The research on Reduced-Moderation Water Reactors (RMWRs) has been performed in JAERI for the development of future innovative reactors. The workshop on the RMWRs has been held every year since fiscal 1997 aimed at information exchange between JAERI and other organizations such as universities, laboratories, utilities and vendors. The 4th workshop was held on March 2, 2001 under the joint auspices of JAERI and North Kanto branch of Atomic Energy Society of Japan. The workshop began with three lectures on recent research activities in JAERI entitled 'Recent Situation of Research on Reduced-Moderation Water Reactor', 'Analysis on Electricity Generation Costs of Reduced Moderation Water Reactors' and 'Reprocessing Technology for Spent Mixed-Oxides Fuel from LWR'. Then five lectures followed: 'Micro Reactor Physics of MOX Fueled LWR' which shows the recent results of reactor physics, Fast Reactor Cooled by Supercritical Light Water' which is another type of reduced-moderation reactor, 'Phase 1 of Feasibility Studies on Commercialized Fast Breeder Reactor Cycle System' mainly conducted by Japan Nuclear Cycle Development Institute (JNC), 'Integral Type Small PWR with Stand-alone Safety' which is intended to suit for the future consumers' needs, and Utilization of Plutonium in Reduced-Moderation Water Reactors' which dictates benefits of plutonium utilization with RMWRs. This report includes the original papers presented at the workshop and summaries of the questions and answers for each lecture, as well as presentation handouts, program and participant list as appendixes. The 8 of the presented papers are indexed individually. (J.P.N.)

  14. Summary of the 4th workshop on the reduced-moderation water reactor

    International Nuclear Information System (INIS)

    Nakatsuka, Toru; Ishikawa, Nobuyuki; Iwamura, Takamichi

    2001-09-01

    The research on Reduced-Moderation Water Reactors (RMWRs) has been performed in JAERI for the development of future innovative reactors. The workshop on the RMWRs has been held every year since fiscal 1997 aimed at information exchange between JAERI and other organizations such as universities, laboratories, utilities and vendors. The 4th workshop was held on March 2, 2001 under the joint auspices of JAERI and North Kanto branch of Atomic Energy Society of Japan. The workshop began with three lectures on recent research activities in JAERI entitled 'Recent Situation of Research on Reduced-Moderation Water Reactor', 'Analysis on Electricity Generation Costs of Reduced Moderation Water Reactors' and 'Reprocessing Technology for Spent Mixed-Oxides Fuel from LWR'. Then five lectures followed: 'Micro Reactor Physics of MOX Fueled LWR' which shows the recent results of reactor physics, Fast Reactor Cooled by Supercritical Light Water' which is another type of reduced-moderation reactor, 'Phase 1 of Feasibility Studies on Commercialized Fast Breeder Reactor Cycle System' mainly conducted by Japan Nuclear Cycle Development Institute (JNC), 'Integral Type Small PWR with Stand-alone Safety' which is intended to suit for the future consumers' needs, and Utilization of Plutonium in Reduced-Moderation Water Reactors' which dictates benefits of plutonium utilization with RMWRs. This report includes the original papers presented at the workshop and summaries of the questions and answers for each lecture, as well as presentation handouts, program and participant list as appendixes. The 8 of the presented papers are indexed individually. (J.P.N.)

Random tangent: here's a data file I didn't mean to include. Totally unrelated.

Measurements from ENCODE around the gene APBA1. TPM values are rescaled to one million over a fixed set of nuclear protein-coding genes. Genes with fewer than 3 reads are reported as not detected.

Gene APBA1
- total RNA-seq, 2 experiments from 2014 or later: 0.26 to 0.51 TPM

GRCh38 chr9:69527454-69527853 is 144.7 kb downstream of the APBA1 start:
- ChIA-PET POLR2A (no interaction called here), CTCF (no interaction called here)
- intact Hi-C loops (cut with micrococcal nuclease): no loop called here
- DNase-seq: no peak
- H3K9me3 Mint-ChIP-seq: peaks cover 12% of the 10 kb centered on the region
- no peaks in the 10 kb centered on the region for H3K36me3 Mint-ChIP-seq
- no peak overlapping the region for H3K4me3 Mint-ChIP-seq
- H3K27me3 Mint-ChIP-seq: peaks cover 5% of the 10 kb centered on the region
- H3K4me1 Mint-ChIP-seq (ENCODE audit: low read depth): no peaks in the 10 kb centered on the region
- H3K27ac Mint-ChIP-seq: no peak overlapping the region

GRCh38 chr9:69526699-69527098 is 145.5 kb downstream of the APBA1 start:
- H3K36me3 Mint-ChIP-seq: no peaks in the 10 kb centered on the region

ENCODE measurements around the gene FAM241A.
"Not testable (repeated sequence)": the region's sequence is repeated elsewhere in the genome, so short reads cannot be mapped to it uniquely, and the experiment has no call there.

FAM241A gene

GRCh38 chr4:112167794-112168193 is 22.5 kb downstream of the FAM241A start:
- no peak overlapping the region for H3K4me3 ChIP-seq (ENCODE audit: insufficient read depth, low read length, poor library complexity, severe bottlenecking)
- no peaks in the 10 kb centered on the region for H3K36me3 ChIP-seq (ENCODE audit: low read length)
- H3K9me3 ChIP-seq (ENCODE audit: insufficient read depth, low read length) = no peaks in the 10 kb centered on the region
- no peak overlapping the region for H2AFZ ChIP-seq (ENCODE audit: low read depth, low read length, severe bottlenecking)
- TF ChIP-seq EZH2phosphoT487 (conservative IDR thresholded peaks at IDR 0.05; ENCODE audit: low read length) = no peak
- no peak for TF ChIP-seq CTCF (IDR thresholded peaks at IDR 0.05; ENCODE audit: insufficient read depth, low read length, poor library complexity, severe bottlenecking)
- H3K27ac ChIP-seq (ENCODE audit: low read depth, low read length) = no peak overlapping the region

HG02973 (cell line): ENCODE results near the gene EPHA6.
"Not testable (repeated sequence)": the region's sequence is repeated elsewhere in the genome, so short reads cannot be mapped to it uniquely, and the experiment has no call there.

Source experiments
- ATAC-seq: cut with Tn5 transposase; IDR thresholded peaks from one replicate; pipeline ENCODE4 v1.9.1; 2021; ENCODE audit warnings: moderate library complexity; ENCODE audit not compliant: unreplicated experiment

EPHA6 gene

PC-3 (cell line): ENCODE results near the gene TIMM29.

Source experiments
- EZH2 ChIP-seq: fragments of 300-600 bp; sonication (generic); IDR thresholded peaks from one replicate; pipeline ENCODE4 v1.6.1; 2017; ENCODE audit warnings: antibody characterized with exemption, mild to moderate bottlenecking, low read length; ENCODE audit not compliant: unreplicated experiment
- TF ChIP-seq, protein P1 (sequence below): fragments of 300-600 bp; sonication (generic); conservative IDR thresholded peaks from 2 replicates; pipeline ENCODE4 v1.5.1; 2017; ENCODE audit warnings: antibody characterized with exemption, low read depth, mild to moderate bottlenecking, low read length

15. Applications of SPECT imaging of dopaminergic neurotransmission in neuropsychiatric disorders

    Energy Technology Data Exchange (ETDEWEB)

    Kugaya, Akira; Fujita, Masahiro; Innis, R.B. [Yale Univ., New Haven, CT (United States). School of Medicine

    2000-02-01